Myers, R, Ellis, C, Hoormann, R, Reinbott, T, Kitchen, N, Reisner, J (2015) Cover Crops in Missouri: Putting Them to Work on Your Farm. Missouri-Columbia Uo No. G04161. Columbia, MO: University of Missouri Extension. 6 pGoogle Scholar
Nandula, VK, Poston, DH, Eubank, TW, Koger, CH, Reddy, KN (2007) Differential response to glyphosate in Italian ryegrass (Lolium multiflorum) populations from Mississippi. Weed Technol 21:477482 CrossRefGoogle Scholar
Nascente, A, Crusciol, CAC, Cobucci, T, Velini, ED (2013) Cover crop termination timing on rice crop production in a no-till system. Crop Sci 53:26592669 CrossRefGoogle Scholar
National Climatic Data Center (2018) Data tools: 1981 to 2010. https://www.ncdc.noaa.gov/cdo-web/datatools/normals. Accessed: March 2, 2018Google Scholar
Neu, K, Nair, A (2017) Effect of planting date and cultivar on cereal rye development and termination for organic no-till production systems. Farm Progress Reports. 1:2327. https://lib.dr.iastate.edu/cgi/viewcontent.cgi?article=1195&context=farmprogressreports. Accessed: March 1, 2018Google Scholar
Palhano, MG, Norsworthy, JK, Barber, T (2018) Evaluation of chemical termination options for cover crops. Weed Technol 32:227235 CrossRefGoogle Scholar
Pimentel, D, Harvey, C, Resosudarmo, P, Sinclair, K, Kurz, D, McNair, M, Crist, S, Shpritz, L, Fitton, L, Saffouri, R (1995) Environmental and economic costs of soil erosion and conservation benefits. Science 267:11171123 CrossRefGoogle ScholarPubMed
Raper, R, Simionescu, P, Kornecki, T, Price, A, Reeves, D (2004) Reducing vibration while maintaining efficacy of rollers to terminate cover crops. Appl Eng Agric 20:581584 CrossRefGoogle Scholar
Reddy, KN (2001) Effects of cereal and legume cover crop residues on weeds, yield, and net return in soybean (Glycine max). Weed Technol 15:660668 CrossRefGoogle Scholar
Reddy, KN, Zablotowicz, RM, Locke, MA, Koger, CH (2003) Cover crop tillage, and herbicide effect on weeds, soil properties, microbial populations, and soybean yield. Weed Sci 51:987994 CrossRefGoogle Scholar
Riar, DS, Norsworthy, JK, Griffith, GM (2011) Herbicide programs for enhanced glyphosate-resistant and glufosinate-resistant cotton (Gossypium hirsutum). Weed Technol 25:526534 CrossRefGoogle Scholar
Sainju, UM, Singh, BP (1997) Winter cover crops for sustainable agricultural systems: influence on soil properties, water quality, and crop yields. HortScience 32:2128 CrossRefGoogle Scholar
[SARE] Sustainable Agriculture Research and Education (2017) 2017 Cover Crop Survey Analysis. https://www.sare.org/Learning-Center/From-the-Field/North-Central-SARE-From-the-Field/2017-Cover-Crop-Survey-Analysis. Accessed: March 5, 2019Google Scholar
Thelen, KD, Mutch, DR, Martin, TE (2004) Utility of interseeded winter cereal rye in organic soybean production systems. Agron J 96:281284 CrossRefGoogle Scholar
Webster, TM, Scully, BT, Grey, TL, Culpepper, AS (2013) Winter cover crops influence Amaranthus palmeri establishment. Crop Prot 52:130135 CrossRefGoogle Scholar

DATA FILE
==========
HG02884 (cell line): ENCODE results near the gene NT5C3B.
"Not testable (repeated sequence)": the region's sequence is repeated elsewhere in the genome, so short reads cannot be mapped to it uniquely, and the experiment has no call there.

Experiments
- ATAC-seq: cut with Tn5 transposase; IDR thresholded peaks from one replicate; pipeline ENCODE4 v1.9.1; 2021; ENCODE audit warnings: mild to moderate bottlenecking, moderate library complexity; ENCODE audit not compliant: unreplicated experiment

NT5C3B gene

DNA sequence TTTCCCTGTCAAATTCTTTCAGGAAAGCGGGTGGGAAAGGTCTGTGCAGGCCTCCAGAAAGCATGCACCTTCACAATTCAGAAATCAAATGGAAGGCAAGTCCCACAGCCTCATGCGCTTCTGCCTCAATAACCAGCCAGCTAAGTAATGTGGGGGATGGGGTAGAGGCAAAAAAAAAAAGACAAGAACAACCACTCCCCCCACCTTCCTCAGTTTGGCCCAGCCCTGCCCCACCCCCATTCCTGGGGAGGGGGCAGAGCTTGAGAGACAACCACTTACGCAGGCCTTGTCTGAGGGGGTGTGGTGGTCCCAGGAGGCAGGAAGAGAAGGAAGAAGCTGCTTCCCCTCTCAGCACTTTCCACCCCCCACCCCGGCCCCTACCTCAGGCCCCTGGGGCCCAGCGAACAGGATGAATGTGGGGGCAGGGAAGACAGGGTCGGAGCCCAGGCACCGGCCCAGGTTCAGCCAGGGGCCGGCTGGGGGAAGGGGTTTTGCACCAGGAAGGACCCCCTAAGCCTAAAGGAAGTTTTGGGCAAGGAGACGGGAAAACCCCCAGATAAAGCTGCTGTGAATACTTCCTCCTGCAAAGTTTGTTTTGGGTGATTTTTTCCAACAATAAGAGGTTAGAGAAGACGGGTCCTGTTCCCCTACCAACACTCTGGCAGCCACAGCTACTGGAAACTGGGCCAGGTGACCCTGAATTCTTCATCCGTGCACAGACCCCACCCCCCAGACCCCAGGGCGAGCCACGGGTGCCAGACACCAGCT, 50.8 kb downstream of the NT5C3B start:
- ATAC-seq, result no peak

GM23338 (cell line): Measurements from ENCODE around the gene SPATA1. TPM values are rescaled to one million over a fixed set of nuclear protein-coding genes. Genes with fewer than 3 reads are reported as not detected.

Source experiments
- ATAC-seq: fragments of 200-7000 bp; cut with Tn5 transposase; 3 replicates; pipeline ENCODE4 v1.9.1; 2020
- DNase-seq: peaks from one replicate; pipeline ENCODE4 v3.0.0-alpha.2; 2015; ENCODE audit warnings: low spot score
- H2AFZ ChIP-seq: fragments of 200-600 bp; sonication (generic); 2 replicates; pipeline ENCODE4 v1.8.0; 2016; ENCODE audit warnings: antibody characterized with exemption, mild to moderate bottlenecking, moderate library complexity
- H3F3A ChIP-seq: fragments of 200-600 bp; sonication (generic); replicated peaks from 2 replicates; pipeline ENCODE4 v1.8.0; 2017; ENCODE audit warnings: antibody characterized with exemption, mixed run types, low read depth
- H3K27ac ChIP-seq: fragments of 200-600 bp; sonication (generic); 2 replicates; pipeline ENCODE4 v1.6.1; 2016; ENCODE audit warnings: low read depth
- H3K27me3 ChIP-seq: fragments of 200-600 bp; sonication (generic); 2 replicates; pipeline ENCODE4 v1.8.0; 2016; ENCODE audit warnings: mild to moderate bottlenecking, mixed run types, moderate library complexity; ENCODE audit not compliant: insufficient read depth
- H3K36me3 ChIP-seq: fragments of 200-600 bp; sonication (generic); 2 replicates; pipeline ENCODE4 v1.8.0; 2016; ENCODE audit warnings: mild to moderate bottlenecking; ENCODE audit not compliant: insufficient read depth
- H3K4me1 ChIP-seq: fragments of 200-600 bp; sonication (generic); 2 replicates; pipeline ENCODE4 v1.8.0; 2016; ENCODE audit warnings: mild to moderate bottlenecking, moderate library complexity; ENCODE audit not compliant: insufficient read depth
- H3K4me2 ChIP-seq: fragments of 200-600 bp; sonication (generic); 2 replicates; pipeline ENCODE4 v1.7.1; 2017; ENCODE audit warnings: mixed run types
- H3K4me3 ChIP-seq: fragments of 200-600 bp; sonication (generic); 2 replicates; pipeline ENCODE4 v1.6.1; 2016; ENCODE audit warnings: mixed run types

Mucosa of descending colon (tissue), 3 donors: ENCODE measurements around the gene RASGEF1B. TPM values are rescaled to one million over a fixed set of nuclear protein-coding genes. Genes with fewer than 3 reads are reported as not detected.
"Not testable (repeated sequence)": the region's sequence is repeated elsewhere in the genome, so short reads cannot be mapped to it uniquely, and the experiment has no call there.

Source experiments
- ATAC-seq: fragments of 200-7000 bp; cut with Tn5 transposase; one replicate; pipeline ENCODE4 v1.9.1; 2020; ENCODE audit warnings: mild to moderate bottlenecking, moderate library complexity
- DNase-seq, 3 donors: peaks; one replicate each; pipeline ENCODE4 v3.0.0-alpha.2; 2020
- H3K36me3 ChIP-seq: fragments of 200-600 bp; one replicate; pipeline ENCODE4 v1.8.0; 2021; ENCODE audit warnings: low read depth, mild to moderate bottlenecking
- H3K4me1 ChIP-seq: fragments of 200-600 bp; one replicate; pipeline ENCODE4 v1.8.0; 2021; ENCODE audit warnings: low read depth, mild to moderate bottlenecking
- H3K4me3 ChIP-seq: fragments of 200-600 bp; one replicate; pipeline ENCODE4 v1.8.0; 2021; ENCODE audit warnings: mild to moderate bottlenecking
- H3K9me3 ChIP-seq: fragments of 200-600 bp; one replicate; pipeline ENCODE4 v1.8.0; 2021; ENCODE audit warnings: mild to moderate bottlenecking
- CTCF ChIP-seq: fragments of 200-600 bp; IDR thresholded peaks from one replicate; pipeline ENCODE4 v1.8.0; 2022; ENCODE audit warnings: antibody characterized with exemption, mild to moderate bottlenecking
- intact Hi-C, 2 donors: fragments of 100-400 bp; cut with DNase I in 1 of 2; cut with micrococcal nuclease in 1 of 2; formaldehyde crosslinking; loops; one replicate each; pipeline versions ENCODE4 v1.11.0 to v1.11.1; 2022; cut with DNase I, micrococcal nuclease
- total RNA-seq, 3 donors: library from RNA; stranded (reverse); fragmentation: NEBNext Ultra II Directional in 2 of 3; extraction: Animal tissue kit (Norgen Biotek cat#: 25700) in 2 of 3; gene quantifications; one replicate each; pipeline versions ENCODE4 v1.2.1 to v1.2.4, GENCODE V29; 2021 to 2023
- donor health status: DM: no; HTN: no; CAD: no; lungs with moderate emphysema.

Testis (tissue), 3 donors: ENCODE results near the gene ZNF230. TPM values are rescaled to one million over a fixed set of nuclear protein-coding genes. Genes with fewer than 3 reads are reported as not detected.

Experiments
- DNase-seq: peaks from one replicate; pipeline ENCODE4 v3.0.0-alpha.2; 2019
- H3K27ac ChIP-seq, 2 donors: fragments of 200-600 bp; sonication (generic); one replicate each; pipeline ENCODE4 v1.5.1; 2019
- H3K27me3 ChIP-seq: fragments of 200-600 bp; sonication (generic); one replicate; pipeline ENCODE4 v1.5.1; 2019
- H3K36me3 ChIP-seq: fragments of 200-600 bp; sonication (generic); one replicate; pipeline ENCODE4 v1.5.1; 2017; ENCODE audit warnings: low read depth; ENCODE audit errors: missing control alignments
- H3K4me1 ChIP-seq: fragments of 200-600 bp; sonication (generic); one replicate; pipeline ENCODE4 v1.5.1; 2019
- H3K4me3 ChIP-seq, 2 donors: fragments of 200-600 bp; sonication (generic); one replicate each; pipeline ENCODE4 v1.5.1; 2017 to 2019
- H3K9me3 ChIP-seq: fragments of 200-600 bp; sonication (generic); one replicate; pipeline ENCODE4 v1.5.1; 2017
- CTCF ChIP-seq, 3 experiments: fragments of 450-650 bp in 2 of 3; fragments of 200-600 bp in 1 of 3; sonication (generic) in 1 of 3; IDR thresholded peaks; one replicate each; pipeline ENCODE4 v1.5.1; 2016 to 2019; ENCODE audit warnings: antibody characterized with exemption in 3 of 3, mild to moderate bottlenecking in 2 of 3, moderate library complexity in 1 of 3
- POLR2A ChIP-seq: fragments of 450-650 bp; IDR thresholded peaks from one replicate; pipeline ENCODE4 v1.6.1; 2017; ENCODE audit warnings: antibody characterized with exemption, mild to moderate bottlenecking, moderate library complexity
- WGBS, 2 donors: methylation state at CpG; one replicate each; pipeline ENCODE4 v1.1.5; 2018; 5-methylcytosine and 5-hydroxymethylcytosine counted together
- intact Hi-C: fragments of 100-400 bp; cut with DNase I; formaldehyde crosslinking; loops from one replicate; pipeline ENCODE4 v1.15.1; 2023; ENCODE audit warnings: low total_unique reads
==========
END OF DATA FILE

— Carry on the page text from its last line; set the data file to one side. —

Whitaker, JR, York, AC, Jordan, DL, Culpepper, AS (2011) Weed management with glyphosate-and glufosinate-based systems in PHY 485 WRF cotton. Weed Technol 25:183191 CrossRefGoogle Scholar
White, RH, Worsham, AD (1990) Control of legume cover crops in no-till corn (Zea mays) and cotton (Gossypium hirsutum). Weed Technol 4:5762 CrossRefGoogle Scholar
Williams, MM, Mortensen, DA, Doran, JW (1998) Assessment of weed and crop fitness in cover crop residues for integrated weed management. Weed Sci 46:595603 CrossRefGoogle Scholar
[WSSA] Weed Science Society of America (2017) WSSA survey ranks most common and most troublesome weeds in broadleaf crops, fruits and vegetables. http://wssa.net/2017/05/wssa-survey-ranks-most-common-and-most-troublesome-weeds-in-broadleaf-crops-fruits-and-vegetables/. Accessed: March 5, 2018Google Scholar
Young, FL, Whaley, DK, Lawrence, NC, Burke, IC (2016) Feral rye (Secale cereale) control in winter canola in the Pacific Northwest. Weed Technol 30:163170 CrossRefGoogle Scholar

Send article to Kindle

To send this article to your Kindle, first ensure no-reply@cambridge.org is added to your Approved Personal Document E-mail List under your Personal Document Settings on the Manage Your Content and Devices page of your Amazon account. Then enter the ‘name’ part of your Kindle email address below. Find out more about sending to your Kindle. Find out more about sending to your Kindle.

Note you can select to send to either the @free.kindle.com or @kindle.com variations. ‘@free.kindle.com’ emails are free but can only be sent to your device when it is connected to wi-fi. ‘@kindle.com’ emails can be delivered even when you are not connected to wi-fi, but note that service fees apply.

Find out more about the Kindle Personal Document Service.

Herbicide programs for the termination of grass and broadleaf cover crop species
Available formats
×

Send article to Dropbox

To send this article to your Dropbox account, please select one or more formats and confirm that you agree to abide by our usage policies. If this is the first time you use this feature, you will be asked to authorise Cambridge Core to connect with your <service> account. Find out more about sending content to Dropbox.

Herbicide programs for the termination of grass and broadleaf cover crop species
Available formats
×

Send article to Google Drive

To send this article to your Google Drive account, please select one or more formats and confirm that you agree to abide by our usage policies. If this is the first time you use this feature, you will be asked to authorise Cambridge Core to connect with your <service> account. Find out more about sending content to Google Drive.

Herbicide programs for the termination of grass and broadleaf cover crop species
Available formats
×
×

Reply to: Submit a response


Your details


Conflicting interests

Do you have any conflicting interests? *